Tavistock Square, London: Published by Leonard and Virginia Woolf at the Hogarth Press, 1934. Small octavo. Stiff pale duck-egg blue paper sewn wrappers, lettered in black; 32pp. Illustration of a dinner table on upper panel by Vanessa Bell. Slight rubbing at shelf-edge, light finger smudge to lower panel, else very good. From the collection of R. O. Blechman, an American animator, illustrator, children's-book author, graphic novelist and editorial cartoonist whose work has been the subject of retrospectives at the Museum of Modern Art and other institutions.
First separate edition, one of 3800 copies printed. The essay was first published in the Yale Review, September 1934 as "A Conversation About Art" and reprinted in The Captain's Death Bed and Other Essays and in Collected Essays, Vol. 2. In this separate edition, and in the others listed, the text is slightly revised from the Yale Review publication. Woolf, in a "Sunday 26th Nov " letter she writes to her nephew Quentin Bell, "... I'm involved with your friend Sickert. I went to his show, and was so much impressed that Nessa [Vanessa Bell] made me write to him; and he said 'Do me the favour to write about my pictures and say you like them.' 'I have always been a literary painter, thank goodness, like all the decent painters. Do be the first to say so' he says. I rather think of trying. Nessa is going to take me to tea with him. Do you think one could treat his paintings like novels?" -- Woolf, The Letters of Virginia Woolf, Volume Five 1932-1935, p.253.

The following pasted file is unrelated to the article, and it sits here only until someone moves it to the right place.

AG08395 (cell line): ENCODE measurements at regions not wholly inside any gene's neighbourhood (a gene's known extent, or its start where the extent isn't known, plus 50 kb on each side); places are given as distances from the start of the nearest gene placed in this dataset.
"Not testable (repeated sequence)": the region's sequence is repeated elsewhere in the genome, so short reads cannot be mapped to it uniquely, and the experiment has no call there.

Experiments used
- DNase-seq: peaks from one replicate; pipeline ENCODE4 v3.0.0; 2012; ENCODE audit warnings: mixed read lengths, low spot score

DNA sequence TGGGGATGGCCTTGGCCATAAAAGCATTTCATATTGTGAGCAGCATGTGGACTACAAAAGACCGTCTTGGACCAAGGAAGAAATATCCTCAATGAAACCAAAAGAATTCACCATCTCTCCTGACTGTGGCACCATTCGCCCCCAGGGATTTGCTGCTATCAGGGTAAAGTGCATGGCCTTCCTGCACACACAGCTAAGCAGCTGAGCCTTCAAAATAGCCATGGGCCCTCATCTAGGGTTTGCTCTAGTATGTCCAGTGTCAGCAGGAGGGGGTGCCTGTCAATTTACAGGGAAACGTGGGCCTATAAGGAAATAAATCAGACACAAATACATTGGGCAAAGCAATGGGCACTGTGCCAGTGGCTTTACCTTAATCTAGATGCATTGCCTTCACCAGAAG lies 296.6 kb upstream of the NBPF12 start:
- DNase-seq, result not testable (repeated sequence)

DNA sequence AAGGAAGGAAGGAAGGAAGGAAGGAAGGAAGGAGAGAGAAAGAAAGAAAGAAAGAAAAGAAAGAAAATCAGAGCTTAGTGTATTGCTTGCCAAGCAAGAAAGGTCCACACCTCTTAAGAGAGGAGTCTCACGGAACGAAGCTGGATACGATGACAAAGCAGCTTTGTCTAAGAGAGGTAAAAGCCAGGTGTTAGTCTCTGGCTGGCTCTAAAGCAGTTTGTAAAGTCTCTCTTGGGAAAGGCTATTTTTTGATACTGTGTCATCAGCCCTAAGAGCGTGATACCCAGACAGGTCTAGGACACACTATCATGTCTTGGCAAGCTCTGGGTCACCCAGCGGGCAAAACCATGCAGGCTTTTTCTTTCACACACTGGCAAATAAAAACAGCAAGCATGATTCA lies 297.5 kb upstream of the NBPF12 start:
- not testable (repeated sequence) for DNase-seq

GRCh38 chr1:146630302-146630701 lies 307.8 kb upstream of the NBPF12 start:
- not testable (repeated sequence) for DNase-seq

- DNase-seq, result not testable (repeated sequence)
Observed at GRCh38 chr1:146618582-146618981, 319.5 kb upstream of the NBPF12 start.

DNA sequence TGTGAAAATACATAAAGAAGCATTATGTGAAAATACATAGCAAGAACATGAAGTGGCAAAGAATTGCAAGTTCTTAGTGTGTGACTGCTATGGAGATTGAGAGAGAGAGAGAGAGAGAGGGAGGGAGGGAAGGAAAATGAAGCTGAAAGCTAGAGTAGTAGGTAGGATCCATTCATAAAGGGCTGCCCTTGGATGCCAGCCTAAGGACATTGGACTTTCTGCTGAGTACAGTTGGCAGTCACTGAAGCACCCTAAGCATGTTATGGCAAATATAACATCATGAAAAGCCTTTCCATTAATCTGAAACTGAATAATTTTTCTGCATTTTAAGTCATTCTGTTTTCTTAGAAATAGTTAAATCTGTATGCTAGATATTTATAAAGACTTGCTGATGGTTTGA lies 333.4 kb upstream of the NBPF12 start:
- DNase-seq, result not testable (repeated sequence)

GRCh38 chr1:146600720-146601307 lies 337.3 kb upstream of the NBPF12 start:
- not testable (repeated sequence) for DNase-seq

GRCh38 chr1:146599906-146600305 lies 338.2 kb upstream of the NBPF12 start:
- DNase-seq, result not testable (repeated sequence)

KIRPATRICK A20a. WOOLMER 355.
. Item #403